Skip navigation
Career Advice

Establishing connections through the QES-Advanced Scholars program

One researcher shares the experience she gained conducting research with Indigenous groups in Canada and Ecuador.

BY SPARROW MCGOWAN | MAR 04 2022

In early 2020, Paulina Larreategui was planning to get to work after receiving funding from the Queen Elizabeth Scholarship Advanced Scholars program. “I wanted to do research in a different way, to be close to a community,” she said. But then the pandemic hit. “I went straight into lockdown. It felt like nothing was going to be possible that year.”

Paulina Larreategui.

Ms. Larreategui, who has been working towards her PhD at the Johnson-Shoyama Graduate School of Public Policy at the University of Regina since 2018, is doing research that focuses on Indigenous actions in response to climate change. “My main idea was to compare one climate action or one environmental action from one community in Ecuador and one from Canada.” She is also currently on leave from her lecturer position with the school of sociology at the Pontificia Universidad Catolica del Ecuador, a university based in Quito, Ecuador. She received her scholarship to do her research through the QES-Advanced Scholars program, which is administered by a partnership between the Rideau Hall Foundation, Community Foundations of Canada, Universities Canada (the publisher of University Affairs) and a group of Canadian universities.

Already having an established connection for her research in Ecuador’s Sarayaku community, she turned her attention to finding a community in Canada. “Some people were afraid or were not confident about what I was going to do. Being [an unknown] researcher and trying to talk about Indigenous initiatives could be risky for people here, and I wanted to respect that,” said Ms. Larreategui, noting there was also the added challenge of not being able to visit communities in person. “It took me a while, but I finally found a community that wanted to share their experience,” Ms. Larreategui said. She was able to connect with a representative from the Kitchenuhmaykoosib Inninuwug First Nation in Ontario.

She attributes being able to navigate her research in the midst of the pandemic to the connections the scholarship helped her make, like the third-party partner she worked with. “One of the biggest outcomes from the research was being able to work with Amnesty International. I have not only supported the Regina group […] but because of COVID we are connected with other groups [virtually].”

The themes of connection and knowledge sharing run through much of Ms. Larreategui’s research and activities since receiving the scholarship. “I have been embedded in some classes [in Ecuador] to share some of these ideas of how the Indigenous actions are connected, north and south. I share with them all the struggles that Indigenous peoples are facing here [in Canada] because that’s something that you don’t hear back home.” She is also pushing for a new course at her university in Ecuador that will examine how Indigenous environment leaders are connected in the Americas and how non-Indigenous people can support their initiatives.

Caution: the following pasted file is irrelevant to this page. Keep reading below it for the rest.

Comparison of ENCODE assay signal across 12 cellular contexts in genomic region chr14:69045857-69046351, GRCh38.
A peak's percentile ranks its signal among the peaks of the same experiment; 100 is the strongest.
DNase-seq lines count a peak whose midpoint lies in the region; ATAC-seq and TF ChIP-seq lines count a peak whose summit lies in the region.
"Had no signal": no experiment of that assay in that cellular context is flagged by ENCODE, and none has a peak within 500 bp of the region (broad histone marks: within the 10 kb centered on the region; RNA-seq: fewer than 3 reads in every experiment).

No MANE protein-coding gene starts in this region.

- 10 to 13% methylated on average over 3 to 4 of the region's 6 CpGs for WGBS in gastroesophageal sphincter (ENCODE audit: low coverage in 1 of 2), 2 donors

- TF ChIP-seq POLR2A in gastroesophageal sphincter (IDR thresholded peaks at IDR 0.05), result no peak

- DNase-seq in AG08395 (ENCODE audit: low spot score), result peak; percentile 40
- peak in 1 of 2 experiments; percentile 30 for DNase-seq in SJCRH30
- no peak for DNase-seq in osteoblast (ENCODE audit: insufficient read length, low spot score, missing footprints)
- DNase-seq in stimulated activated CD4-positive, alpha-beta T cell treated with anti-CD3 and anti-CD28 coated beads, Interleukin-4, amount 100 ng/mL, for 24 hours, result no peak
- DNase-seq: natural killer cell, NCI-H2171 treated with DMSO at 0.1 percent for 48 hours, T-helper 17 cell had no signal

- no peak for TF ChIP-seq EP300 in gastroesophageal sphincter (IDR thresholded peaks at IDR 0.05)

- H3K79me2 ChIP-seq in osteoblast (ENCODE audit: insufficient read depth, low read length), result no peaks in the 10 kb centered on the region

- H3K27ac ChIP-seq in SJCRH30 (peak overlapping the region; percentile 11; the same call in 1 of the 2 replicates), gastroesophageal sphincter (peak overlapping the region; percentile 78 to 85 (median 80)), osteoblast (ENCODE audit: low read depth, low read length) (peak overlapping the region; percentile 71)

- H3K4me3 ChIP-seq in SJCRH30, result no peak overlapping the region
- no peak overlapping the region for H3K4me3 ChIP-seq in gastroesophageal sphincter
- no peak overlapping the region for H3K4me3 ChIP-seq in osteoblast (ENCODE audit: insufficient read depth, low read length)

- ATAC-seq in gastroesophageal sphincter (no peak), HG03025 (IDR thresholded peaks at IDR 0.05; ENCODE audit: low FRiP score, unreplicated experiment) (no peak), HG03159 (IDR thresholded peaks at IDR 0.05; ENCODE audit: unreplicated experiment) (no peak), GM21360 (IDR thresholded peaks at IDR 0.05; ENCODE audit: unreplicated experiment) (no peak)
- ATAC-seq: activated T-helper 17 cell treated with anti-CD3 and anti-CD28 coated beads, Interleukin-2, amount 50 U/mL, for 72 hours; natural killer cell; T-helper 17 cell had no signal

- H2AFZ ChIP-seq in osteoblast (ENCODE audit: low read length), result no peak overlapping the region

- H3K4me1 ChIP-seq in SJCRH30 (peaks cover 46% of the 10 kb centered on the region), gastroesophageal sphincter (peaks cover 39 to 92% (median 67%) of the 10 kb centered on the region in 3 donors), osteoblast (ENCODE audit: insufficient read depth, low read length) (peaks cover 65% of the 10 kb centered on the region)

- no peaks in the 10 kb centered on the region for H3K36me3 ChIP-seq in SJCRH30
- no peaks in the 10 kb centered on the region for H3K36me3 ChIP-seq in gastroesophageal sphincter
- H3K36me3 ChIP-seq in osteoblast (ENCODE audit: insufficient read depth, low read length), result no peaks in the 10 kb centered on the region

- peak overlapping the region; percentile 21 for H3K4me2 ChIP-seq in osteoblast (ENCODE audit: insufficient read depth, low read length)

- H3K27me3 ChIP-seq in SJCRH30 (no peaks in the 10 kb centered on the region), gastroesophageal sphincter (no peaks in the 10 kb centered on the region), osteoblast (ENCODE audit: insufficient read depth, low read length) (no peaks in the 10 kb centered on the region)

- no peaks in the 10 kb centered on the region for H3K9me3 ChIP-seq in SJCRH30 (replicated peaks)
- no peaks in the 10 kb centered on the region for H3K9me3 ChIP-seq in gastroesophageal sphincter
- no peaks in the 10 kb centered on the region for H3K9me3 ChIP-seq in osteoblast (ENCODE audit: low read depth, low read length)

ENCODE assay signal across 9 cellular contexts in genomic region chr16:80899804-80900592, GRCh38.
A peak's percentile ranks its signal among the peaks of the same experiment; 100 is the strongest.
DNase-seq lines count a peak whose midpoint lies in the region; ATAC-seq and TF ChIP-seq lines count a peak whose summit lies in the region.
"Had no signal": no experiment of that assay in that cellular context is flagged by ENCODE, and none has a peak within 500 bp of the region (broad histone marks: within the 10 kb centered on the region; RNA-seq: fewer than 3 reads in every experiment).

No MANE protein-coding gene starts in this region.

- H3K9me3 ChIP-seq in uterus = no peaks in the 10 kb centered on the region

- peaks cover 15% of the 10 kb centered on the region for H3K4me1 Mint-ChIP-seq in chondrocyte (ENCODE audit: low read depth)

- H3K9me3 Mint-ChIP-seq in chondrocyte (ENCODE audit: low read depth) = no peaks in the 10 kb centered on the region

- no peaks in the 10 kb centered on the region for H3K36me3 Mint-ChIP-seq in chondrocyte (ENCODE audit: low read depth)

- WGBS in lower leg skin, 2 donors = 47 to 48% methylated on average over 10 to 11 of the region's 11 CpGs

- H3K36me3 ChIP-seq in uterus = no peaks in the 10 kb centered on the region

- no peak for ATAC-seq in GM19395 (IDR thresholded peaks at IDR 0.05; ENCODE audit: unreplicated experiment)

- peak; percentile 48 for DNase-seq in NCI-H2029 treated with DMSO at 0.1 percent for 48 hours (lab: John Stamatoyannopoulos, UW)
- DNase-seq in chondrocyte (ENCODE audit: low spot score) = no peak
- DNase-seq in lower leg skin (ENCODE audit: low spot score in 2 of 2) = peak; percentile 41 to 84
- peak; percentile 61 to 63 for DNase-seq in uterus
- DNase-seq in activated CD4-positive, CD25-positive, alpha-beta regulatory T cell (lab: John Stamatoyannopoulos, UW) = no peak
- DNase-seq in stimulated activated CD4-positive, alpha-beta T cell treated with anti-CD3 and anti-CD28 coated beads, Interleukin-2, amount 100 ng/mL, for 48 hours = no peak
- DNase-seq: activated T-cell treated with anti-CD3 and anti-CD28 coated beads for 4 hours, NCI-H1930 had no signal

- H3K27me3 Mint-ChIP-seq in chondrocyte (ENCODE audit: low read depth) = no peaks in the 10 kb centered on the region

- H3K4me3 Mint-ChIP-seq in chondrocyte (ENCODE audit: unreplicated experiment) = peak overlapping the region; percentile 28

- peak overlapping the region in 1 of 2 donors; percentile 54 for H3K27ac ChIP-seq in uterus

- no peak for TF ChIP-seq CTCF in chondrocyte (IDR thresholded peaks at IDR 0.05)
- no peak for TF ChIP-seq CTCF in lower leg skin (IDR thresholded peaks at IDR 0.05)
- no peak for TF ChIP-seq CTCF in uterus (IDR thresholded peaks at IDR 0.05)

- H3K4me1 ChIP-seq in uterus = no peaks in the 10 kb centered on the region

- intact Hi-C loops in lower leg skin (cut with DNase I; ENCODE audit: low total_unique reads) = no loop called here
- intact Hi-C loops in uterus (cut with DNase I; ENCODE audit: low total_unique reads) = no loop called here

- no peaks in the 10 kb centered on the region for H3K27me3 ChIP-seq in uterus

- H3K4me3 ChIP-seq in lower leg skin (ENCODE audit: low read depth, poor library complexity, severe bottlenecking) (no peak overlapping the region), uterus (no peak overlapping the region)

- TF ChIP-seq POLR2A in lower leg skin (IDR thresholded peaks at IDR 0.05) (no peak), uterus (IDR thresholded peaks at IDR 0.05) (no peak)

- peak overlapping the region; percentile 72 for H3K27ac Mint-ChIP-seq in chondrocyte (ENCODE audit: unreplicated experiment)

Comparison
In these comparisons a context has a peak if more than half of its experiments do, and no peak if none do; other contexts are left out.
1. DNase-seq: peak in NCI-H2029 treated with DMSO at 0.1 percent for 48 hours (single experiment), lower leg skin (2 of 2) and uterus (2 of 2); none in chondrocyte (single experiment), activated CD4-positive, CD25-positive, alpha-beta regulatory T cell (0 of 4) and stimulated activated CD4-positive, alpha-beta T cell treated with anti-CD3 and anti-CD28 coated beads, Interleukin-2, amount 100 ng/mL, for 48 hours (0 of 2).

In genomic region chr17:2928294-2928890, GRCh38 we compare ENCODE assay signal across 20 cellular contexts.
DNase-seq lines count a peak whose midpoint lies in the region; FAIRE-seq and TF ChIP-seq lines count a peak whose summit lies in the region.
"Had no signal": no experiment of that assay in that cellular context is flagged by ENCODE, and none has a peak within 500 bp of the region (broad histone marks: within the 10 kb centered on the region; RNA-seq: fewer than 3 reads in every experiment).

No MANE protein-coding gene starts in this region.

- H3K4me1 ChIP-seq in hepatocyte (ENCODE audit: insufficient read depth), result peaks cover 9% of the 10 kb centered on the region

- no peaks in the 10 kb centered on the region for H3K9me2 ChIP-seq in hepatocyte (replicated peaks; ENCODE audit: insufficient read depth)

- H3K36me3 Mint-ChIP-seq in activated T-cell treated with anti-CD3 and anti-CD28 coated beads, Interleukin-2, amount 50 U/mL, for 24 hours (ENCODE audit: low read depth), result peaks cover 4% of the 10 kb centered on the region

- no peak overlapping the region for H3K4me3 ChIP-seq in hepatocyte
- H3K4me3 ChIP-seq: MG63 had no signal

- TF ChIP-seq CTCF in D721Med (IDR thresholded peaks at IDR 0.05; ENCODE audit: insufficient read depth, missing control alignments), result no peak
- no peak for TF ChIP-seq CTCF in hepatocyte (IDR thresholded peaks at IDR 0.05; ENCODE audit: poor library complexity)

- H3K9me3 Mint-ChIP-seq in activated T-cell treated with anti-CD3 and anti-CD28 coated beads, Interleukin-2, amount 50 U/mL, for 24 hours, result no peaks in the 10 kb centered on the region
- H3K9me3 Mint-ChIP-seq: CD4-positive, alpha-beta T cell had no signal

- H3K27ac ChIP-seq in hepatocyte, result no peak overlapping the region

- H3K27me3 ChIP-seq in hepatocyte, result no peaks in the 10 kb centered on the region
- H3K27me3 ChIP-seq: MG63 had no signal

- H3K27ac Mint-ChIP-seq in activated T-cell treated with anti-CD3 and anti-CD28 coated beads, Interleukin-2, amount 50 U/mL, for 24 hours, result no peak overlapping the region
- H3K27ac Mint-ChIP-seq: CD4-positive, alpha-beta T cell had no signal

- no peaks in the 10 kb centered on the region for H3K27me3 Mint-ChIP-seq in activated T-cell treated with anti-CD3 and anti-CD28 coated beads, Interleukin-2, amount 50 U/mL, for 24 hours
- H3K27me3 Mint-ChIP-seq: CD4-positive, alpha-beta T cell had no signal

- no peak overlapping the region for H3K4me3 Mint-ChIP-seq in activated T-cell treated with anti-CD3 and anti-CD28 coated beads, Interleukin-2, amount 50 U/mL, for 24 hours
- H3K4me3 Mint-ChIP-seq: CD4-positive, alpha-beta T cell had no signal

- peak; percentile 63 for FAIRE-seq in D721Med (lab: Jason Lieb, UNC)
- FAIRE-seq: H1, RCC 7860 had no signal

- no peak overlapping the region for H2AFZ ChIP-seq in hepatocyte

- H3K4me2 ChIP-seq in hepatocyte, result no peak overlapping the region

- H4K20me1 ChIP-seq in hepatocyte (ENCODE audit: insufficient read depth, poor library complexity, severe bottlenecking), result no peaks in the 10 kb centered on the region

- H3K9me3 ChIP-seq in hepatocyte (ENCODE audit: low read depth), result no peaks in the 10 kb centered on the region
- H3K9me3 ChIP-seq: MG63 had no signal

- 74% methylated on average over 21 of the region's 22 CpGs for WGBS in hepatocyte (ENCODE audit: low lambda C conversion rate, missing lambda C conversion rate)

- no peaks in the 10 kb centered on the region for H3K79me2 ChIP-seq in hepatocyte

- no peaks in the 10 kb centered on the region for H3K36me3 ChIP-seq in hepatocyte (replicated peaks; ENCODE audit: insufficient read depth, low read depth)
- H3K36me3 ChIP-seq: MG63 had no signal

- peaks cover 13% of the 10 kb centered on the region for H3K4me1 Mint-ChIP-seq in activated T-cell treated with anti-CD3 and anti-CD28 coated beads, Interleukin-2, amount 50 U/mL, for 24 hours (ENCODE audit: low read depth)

Similarly, students at the U of R will benefit from Ms. Larreategui’s research. She said they are looking into an international course that connects students from U of R with students from other universities, including her own in Ecuador. “I will be the link between those two universities. It will be great if we can do that.” She will also be teaching a course at U of R’s Lifelong Learning Centre about Indigenous climate actions in the Americas.

Ms. Larreategui’s experience exemplifies the goals of the QES-AS program. By providing enriched academic, professional and cross-cultural experiences and facilitating local and global community engagement, the program aims to develop the next generation of leaders and community builders while also strengthening the research capacity of universities and research institutes in low and middle income countries. Since 2015, over 2,000 scholars have been funded through 106 projects in 73 countries. The program is currently wrapping up a four-year longitudinal study, funded by the International Development Research Centre, to collect evidence on international scholarship programming as a mechanism for social change, and results are expected later in 2022.

For Ms. Larreategui, the insights and connections gained through her research have impacted her deeply. “Having this scholarship was amazing for me because it opened the door to learn more about my own community back home, in terms of climate change, environmental actions, Indigenous initiatives and Indigenous knowledge. This scholarship has shaped the way that I see things now.”

COMMENTS
Post a comment
University Affairs moderates all comments according to the following guidelines. If approved, comments generally appear within one business day. We may republish particularly insightful remarks in our print edition or elsewhere.

Your email address will not be published.